56

Question more or less says it all. I'm aware that /^$/d will remove all blank lines, but I can't see how to say 'replace two or more blank lines with a single blank line'

Any ideas?

6 Answers 6

67

If you aren't firing vim or sed for some other use, cat actually has an easy builtin way to collapse multiple blank lines, just use cat -s.

If you were already in vim and wanted to stay there, you could do this with the internal search and replace by issuing: :%s!\n\n\n\+!^M^M!g (The ^M is the visual representation of a newline, you can enter it by hitting Ctrl+vEnter), or save yourself the typing by just shelling out to cat: :%!cat -s.

4
  • wow, did not know the -s option of cat - just a historic note, it is not in POSIX, but seems to be available in BSD and GNU cat. May 7, 2011 at 20:40
  • 5
    Marking as 'winning' for the :%!cat -s. Learn something GNnew everyday! May 7, 2011 at 20:43
  • 4
    I think you can also use \r instead of ^M like this: %s!\n\n\n\+!\r\r!g May 28, 2017 at 22:32
  • I use a technique like this using the fmt command to do hard word wrapping on text and unexpand to convert spaces to tabs. Feb 16, 2021 at 6:08
23

Use \n to indicate a newline in the search pattern. Use Ctrl+M in the replacement text, or a backreference. See :help pattern and :help sub-replace-special (linked from :help :s).

%s/\(\n\n\)\n\+/\1/
6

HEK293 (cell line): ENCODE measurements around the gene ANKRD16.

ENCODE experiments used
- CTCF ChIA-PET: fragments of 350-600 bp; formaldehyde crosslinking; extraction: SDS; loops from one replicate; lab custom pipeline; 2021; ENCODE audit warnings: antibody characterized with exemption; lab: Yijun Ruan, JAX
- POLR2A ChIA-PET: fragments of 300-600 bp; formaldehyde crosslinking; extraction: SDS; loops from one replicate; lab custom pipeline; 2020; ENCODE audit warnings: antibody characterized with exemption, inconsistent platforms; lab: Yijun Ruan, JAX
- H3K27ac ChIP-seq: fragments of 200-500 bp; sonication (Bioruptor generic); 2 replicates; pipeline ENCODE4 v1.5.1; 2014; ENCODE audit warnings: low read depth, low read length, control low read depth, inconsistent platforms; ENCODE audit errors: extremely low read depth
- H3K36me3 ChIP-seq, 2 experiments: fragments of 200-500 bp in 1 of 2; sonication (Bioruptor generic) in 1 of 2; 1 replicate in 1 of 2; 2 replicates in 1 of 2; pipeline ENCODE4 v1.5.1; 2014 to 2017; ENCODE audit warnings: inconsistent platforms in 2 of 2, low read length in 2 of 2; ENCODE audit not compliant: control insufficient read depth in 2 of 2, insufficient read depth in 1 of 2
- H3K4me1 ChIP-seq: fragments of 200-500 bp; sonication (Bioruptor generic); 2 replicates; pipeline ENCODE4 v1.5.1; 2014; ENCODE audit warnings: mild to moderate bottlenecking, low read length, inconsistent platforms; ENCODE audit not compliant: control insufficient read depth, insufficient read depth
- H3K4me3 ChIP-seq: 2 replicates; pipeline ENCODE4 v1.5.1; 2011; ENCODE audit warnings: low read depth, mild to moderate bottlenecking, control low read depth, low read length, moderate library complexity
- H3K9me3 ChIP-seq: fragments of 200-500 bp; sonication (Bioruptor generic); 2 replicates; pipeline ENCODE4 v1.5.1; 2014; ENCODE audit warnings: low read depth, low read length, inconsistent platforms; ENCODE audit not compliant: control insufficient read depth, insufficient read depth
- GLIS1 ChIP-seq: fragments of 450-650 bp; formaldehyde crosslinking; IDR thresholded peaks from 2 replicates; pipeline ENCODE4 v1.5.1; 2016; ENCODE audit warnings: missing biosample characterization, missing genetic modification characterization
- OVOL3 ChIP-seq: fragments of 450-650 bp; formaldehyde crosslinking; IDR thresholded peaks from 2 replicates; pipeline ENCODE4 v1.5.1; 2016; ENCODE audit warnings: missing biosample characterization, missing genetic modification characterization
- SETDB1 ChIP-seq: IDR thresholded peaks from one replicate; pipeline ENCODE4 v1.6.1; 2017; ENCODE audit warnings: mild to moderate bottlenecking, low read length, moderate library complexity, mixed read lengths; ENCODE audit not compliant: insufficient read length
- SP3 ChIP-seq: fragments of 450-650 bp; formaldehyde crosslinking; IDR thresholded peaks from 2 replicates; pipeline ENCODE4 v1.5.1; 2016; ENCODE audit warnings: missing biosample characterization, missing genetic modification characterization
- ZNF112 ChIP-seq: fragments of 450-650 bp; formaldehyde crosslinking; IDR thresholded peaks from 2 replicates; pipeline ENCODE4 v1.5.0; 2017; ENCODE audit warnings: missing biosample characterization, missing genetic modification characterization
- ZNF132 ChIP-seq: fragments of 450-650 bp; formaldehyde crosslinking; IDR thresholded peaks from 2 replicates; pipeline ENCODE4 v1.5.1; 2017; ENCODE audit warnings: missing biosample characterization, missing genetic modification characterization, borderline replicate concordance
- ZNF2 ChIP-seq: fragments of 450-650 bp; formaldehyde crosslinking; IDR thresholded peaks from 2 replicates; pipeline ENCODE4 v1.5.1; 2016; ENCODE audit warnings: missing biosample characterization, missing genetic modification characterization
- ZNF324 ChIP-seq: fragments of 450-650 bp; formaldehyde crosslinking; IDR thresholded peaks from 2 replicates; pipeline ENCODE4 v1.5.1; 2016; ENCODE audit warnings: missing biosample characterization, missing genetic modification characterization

• Can you please explain how does the search pattern?
    – Sagar Jain
    Sep 22, 2015 at 7:14
  • @sjmp Requirement: replace two or more blank lines with a single blank line. Implementation: replace three or more consecutive newlines with just two newlines. See the manual for an explanation of the constructs used in the command. Sep 22, 2015 at 8:21
  • But why do you need to use a group when its contents are fixed?
    – Sabuncu
    Nov 23, 2017 at 18:01
  • 1
    @Sabuncu You don't need to use a group. But why not use a group? Here, I used a group because you can't copy-paste a command with a newline in the replacement text: you need to insert a literal Ctrl+M character, \n doesn't work in the replacement text. Nov 23, 2017 at 19:24
  • Now I understand, thank you for taking the time to answer.
    – Sabuncu
    Nov 23, 2017 at 19:52
8

If in Vim, just do this:

:%!cat -s

The -s flag for cat squeezes multiple blank lines into one.

2
  • 3
    You might want to add a little detail around how this works, even if it is just a quote from the man page.
    – jasonwryan
    Nov 21, 2012 at 5:22
  • Didn't work on windows 7
    – user674669
    Dec 2, 2017 at 2:31
1

Using Perl:

perl -00 -pe ''

-00 command line option turns paragraph slurp mode on, meaning Perl reads text paragraph by paragraph rather than line by line.

0

With sed (GNU sed) 4.2.2:

sed -r '
  /^\s*$/ { 
    # blank line
:NEXT
    N # append next line to pattern space - if none, autoprint PS and exit
    s/^\s*$\n^\s*$//g;t NEXT # if 2 blank lines, clear PS and loop to NEXT
  }
  # else, autoprint PS and next/exit
' < $MYFILE
-4

I know this is silly code, but I wanted to solve this issue in less than 10 min, and it worked

for file in /directory/*
do
  originalname=$file
  us='_'
  tempname=$file$us
  echo $originalname
  mv $originalname $tempname
  uniq $tempname $originalname
  rm $tempname
done
4
  • 1
    uniq removes adjacent equal lines. Which is not what OP wants.
    – pacholik
    Mar 30, 2017 at 9:01
  • @pacholik he clearly said "Replacing Multiple blank lines with a single blank line" NOT remove adjacent equal lines!!! Mar 30, 2017 at 17:43
  • 3
    Yes, exactly...
    – pacholik
    Mar 31, 2017 at 7:17
  • 1
    This does more than remove multiple blank lines - it removes all repeating lines.
    – shalomb
    May 14, 2021 at 11:16

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